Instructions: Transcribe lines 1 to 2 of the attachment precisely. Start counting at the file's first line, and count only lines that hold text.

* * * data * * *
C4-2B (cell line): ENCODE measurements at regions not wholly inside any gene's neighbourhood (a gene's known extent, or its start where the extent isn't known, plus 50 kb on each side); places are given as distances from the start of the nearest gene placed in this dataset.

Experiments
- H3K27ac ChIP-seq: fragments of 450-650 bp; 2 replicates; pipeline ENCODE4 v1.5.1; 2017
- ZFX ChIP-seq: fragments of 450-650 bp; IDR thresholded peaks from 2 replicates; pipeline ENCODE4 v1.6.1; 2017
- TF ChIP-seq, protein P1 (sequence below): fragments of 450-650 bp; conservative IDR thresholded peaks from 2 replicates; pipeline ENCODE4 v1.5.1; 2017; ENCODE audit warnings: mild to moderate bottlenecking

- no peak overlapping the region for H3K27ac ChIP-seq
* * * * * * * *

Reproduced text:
C4-2B (cell line): ENCODE measurements at regions not wholly inside any gene's neighbourhood (a gene's known extent, or its start where the extent isn't known, plus 50 kb on each side); places are given as distances from the start of the nearest gene placed in this dataset.

Experiments